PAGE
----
Tag: Financial Services

The difference between a front-end and a back-end debt-to-income ratio for a Kentucky Mortgage Loan FHA, VA, KHC, USDA, Fannie Mae


The difference between a front-end and a back-end debt-to-income ratio for a Kentucky Mortgage Loan FHA, VA, KHC, USDA, Fannie Mae
You should know what you can afford before beginning your search for a home. This enables you to
focus on realistic choices and saves you time and effort.
This section will show you how to calculate the amount you comfortably can spend for a home. What
is the difference between a front-end and a back-end debt-to-income ratio?
Before making a loan, the lender wants to be certain the borrower has the ability to repay. Before
approving your mortgage loan application a lender will look at several factors to gauge the risk
you pose as a borrower. There are two calculations your lender makes when determining your level of
indebtedness.

Monthly debt obligations are the primary benchmark used to determine whether the borrower will be able to meet the expenses involved in home ownership. Housing expense is considered one of several components that make up the total debt-to-income ratio benchmark; there is not a separate housing-to-income benchmark unto itself.
Maximum Debt Ratios
Maximum ratios are 31%/43% for manually underwritten loans.
Note:

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>What NOT To Do After You Apply for a Kentucky Mortgage Loan Approval


>What Not To Do

What NOT To Do After You Apply for a Kentucky Mortgage Loan Approval

Congratulations! You applied for your loan and maybe you finally found the house of your dreams. You made a bid, had it accepted by the seller, and went through the mortgage application process. It looks like you’ll qualify. The closing is only weeks away, and you are feeling pretty good.

It’s smooth sailing from here, right? Probably. However, more than one buyer has had the wind taken out of his sails at this point in a real estate transaction. If at all possible, steer clear of the following “NO-NOs” until AFTER you have gone to settlement.

· Do not take on new debt or apply for new credit cards. The temptation is strong. There are so many big purchases people potentially want to make in connection with a move: appliances, window treatments, furniture, etc.. When you add to this the fact that, today, everyone offers easy terms and no money down – well, why not just do it? Answer: because you will change what the industry calls your “back-end ratios” ( the relationship of your income to your debt). It could also lower your credit score.

· Do not be difficult to reach. The loan officer or processor may need to reach you for additional information or documents. Check your voice mails and emails often. Check your junk email file also. Communication is the key to a smooth closing.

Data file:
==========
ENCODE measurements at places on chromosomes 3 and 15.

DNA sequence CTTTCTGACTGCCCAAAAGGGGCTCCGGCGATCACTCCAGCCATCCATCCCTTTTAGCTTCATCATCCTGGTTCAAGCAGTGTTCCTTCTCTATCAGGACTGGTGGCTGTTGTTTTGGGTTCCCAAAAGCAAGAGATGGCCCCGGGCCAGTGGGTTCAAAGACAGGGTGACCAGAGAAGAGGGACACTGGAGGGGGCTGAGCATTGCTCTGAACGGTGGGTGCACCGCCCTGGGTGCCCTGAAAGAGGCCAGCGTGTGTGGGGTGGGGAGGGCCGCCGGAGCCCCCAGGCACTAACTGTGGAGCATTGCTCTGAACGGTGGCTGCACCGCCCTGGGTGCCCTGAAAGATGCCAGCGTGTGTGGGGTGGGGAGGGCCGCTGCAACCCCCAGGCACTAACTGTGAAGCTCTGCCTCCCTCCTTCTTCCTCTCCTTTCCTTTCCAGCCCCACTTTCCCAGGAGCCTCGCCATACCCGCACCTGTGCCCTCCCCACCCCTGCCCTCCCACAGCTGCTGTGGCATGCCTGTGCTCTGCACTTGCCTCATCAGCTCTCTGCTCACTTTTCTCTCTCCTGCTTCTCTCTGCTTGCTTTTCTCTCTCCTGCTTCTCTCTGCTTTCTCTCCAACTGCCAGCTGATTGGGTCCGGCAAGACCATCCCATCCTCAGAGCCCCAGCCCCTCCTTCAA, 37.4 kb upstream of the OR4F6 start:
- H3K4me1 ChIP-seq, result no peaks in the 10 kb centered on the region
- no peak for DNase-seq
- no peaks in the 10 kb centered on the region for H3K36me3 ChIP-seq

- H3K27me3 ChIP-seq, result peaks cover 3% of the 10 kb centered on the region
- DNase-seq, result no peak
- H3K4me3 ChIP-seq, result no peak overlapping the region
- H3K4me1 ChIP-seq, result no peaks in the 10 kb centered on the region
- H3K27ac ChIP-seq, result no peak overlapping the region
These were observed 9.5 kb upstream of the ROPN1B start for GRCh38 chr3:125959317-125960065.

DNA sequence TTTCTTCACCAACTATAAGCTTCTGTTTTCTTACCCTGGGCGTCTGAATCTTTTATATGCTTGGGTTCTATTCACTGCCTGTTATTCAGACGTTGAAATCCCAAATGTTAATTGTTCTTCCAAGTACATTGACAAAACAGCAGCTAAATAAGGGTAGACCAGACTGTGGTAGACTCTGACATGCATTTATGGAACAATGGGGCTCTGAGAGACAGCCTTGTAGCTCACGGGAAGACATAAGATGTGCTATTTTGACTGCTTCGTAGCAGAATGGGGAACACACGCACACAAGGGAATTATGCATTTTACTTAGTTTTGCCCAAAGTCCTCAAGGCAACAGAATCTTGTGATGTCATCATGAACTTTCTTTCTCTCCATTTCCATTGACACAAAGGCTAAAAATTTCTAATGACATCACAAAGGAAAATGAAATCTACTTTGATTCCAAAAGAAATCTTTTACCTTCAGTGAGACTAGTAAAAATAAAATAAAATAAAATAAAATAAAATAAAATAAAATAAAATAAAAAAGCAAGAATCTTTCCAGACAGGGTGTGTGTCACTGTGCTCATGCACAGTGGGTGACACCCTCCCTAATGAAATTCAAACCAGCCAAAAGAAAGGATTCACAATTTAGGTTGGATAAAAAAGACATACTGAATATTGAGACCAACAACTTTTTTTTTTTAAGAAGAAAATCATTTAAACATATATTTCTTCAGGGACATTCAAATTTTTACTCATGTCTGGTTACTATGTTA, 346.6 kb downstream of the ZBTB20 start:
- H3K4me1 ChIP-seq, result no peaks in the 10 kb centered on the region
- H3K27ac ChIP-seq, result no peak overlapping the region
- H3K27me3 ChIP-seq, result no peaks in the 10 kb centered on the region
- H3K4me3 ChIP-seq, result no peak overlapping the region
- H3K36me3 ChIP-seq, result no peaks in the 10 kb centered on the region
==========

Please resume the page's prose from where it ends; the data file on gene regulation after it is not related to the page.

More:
· Do not quit your job, change jobs or take a leave of absence. If at all possible, try not to make a career move during the time between your mortgage application and the closing on the home you are purchasing. But, you ask, “What if it is a BETTER job, for MORE money, in a DIFFERENT field?” Still, try and wait until AFTER closing. One of the factors mortgage companies consider is length of present employment; they are partial to stability. At the very least, changing jobs initiates the need for more paperwork, and maybe a delay in closing.

· Do not stop paying your bills. Pay all your bills on time including rent or mortgages.

· Do not pack too soon. Well, go ahead and pack your clothes and pictures. But, do not pack away your bank statements, tax returns, or other important paperwork. Most especially, do not pack away your checkbook! More than one buyer has had closing delayed while a friend or relative hurried over with additional funds because the checkbook was in the moving van.

· Do not lease a new car. This should go under the general heading of “no new debt”. It is highlighted here because, for some strange reason, many buyers do run right out and lease a new car during the intervening time between mortgage application and closing! As with any debt, this will change your “back-end ratios”, and may cause you not to qualify for your mortgage.

· Do not throw away pay stubs, bank statements, or other financial documents.

· Do not spend your money needed for closing.


· In short, do nothing that negatively impacts your ability to qualify for your mortgage loan, or initiates a new round of paperwork.